Thoughts from I Corinthians 2:
Speaking Ability and Proclaiming Christ
Paul reminds the Corinthians that when he was first among them, he did not preach the gospel news about Jesus with clever tactics of oratory. Because Corinth was historically a Greek city, and because the Greek philosophers and their descendants prized polished speaking ability, some of the Corinthians thought Paul should be using those clever forms of communication when preaching the good news about Jesus. This expectation had become a problem in the Corinthian church and had necessitated Paul to write this letter (as well as a few other matters besides).
Chapter 2 begins with Paul reminding them that when he first came, he “did not come proclaiming to you the testimony of God with lofty speech or wisdom” (I Cor 2:1). That is, he had not used Greek forms of communication when he first came, but for some reason the Corinthians were expecting him and others to do so now. Paul goes on to say that “my speech and my message were not in plausible words of wisdom, but in demonstration of the Spirit and of power” (I Cor 2:4). Paul did not care to speak according to the forms they desired. Rather, he reminds them that when he first came, his message was communicated by God’s power and that God’s Spirit used it to change the hearts and minds of the Corinthians. This is important, Paul says, because the Christianity of the Corinthians did not rely on man’s words of wisdom, but on God’s power (I Cor 2:5).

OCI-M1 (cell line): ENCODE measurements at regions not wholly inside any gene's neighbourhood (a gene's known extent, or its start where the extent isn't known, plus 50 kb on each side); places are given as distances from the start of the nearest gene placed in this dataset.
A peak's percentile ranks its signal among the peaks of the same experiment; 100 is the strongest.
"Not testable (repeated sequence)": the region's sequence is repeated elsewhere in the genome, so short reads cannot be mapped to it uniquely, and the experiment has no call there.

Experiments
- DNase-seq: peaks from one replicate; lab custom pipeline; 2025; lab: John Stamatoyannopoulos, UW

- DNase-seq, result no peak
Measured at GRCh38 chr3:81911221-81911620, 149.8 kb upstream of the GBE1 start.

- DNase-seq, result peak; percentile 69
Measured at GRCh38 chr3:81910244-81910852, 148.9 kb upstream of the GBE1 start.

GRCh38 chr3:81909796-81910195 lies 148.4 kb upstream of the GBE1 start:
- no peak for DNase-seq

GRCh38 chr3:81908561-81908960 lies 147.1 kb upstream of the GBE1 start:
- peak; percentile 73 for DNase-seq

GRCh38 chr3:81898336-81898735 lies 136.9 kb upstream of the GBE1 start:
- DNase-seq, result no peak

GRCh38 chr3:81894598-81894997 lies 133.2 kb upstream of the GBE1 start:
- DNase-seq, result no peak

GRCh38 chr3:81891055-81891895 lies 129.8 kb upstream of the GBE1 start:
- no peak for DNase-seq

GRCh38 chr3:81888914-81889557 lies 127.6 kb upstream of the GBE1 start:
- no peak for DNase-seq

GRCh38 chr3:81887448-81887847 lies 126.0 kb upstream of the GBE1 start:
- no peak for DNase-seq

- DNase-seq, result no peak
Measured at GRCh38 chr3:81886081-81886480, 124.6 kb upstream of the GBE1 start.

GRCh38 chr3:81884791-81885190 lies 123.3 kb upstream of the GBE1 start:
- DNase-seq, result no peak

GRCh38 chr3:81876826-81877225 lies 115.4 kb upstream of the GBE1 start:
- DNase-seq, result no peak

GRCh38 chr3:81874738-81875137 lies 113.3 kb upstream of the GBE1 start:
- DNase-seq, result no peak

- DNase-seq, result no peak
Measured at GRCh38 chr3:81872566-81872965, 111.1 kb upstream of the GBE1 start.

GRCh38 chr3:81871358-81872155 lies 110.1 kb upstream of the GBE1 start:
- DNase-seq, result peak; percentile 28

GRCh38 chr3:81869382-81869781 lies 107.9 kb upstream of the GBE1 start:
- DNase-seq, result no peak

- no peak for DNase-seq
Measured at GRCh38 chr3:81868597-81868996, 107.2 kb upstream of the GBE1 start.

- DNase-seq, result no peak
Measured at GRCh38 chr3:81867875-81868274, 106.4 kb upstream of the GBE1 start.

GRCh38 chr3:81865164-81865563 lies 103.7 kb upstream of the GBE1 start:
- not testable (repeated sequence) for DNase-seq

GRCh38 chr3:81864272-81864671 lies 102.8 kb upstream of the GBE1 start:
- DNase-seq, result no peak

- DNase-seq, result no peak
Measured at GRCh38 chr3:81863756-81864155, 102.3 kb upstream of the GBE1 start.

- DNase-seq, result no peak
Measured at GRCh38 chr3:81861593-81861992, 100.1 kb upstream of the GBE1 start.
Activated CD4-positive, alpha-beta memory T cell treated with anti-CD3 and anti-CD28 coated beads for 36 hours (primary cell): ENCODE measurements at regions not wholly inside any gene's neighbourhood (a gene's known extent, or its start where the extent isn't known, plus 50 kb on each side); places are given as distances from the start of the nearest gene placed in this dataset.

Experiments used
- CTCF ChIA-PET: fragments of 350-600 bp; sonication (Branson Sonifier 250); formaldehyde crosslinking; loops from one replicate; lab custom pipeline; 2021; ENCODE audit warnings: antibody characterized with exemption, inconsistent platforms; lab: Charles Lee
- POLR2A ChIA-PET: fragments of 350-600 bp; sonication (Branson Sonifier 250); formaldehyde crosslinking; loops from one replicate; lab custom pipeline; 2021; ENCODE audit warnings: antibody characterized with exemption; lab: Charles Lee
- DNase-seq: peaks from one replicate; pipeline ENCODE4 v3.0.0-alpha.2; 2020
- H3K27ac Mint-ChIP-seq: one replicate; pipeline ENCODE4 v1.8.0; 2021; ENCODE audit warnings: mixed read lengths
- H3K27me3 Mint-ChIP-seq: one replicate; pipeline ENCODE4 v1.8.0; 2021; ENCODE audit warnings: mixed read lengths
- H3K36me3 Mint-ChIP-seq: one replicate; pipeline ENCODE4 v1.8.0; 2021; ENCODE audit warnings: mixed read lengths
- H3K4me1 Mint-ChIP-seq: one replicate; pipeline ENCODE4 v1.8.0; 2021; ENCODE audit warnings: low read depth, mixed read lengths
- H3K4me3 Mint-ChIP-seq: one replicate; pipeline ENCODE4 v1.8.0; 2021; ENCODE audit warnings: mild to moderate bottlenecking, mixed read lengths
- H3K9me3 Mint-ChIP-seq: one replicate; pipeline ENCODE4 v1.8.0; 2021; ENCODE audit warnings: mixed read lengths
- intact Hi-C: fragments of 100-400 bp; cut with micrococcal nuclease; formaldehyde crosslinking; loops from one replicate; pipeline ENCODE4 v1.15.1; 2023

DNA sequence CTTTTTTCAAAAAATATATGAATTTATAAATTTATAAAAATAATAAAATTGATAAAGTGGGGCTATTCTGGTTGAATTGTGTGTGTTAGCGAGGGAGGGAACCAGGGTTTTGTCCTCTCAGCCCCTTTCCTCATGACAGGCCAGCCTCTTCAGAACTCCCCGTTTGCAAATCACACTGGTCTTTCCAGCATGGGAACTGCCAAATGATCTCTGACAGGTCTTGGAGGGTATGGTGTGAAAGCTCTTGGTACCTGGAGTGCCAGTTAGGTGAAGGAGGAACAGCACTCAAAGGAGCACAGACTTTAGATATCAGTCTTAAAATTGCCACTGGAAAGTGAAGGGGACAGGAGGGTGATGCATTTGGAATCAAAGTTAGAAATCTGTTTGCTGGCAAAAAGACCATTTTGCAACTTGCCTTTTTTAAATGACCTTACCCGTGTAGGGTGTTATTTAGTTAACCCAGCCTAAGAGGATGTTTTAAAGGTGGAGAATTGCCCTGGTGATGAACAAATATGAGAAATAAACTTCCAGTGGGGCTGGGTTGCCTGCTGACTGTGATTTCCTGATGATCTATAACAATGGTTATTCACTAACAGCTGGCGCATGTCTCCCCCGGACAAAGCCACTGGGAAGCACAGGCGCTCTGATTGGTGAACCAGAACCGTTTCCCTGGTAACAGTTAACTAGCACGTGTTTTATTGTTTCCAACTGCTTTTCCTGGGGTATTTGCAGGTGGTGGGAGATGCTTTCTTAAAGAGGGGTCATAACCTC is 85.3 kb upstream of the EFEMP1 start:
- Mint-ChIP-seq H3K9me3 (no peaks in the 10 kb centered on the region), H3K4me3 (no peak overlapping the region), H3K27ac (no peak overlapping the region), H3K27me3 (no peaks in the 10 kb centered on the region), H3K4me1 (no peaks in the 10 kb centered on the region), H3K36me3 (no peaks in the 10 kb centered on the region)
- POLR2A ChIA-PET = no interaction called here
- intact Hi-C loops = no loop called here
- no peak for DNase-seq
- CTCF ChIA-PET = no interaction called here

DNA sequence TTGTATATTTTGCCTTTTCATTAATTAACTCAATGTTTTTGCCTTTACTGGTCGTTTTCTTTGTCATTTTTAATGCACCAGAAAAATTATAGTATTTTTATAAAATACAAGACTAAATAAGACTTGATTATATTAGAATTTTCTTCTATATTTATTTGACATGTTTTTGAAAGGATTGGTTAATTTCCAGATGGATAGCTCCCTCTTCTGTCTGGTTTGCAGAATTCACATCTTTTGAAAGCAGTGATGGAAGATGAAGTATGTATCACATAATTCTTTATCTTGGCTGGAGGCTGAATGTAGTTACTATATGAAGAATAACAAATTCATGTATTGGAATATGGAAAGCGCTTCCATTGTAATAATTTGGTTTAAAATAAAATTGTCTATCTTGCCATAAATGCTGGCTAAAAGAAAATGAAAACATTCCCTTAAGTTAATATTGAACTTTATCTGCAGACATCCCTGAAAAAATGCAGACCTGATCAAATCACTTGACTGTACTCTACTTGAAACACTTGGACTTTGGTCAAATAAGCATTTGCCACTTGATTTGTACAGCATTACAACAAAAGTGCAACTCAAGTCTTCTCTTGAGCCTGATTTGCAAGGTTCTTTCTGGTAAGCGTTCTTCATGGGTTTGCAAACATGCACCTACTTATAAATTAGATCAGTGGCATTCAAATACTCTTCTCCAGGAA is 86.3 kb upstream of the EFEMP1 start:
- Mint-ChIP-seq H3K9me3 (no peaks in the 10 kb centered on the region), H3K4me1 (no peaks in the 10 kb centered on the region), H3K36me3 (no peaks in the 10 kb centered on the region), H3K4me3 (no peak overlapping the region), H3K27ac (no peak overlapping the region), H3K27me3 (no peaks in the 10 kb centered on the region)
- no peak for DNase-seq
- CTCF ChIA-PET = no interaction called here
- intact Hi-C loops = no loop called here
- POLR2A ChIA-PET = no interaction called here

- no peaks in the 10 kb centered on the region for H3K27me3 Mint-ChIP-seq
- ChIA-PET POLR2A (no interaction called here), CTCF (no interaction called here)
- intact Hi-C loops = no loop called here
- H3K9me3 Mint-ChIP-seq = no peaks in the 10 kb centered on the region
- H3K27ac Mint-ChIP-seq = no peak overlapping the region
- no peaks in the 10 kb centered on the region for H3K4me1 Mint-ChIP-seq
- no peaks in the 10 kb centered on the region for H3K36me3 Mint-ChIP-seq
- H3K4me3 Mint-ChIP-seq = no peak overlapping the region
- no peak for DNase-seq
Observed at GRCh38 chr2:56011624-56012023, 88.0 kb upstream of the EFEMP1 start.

The importance of this ancient correspondence from Paul to the Corinthians is especially apparent today. Some people do not wish to hear the truth about Christ unless it can be done according to the culture’s expectations of “wisdom” and “lofty speech”. While the manner in which some wish the gospel to be preached today has changed form, the issue is still the same. Should the proclamation of Jesus and what he has done for the world be communicated according to the way God prescribed, or according to the way the modern culture desires it to be communicated? Many today want Jesus communicated only if those speaking about him will do so with modern tolerance and politically correct language. Others only wish to hear of Jesus in short, pithy tweets on Twitter, while others will only consider what he said in a meme on Facebook. But Paul’s message to such individuals today is that God does not necessarily work according to what we would like or expect. Rather, simple proclamation of the gospel truth about Jesus is the way God has ordained for his words to be spread. No gimmicks, no changing with the culture’s and people’s expectations of what worldly wisdom should look like, but rather with God’s power accompanying the truth of his son Jesus.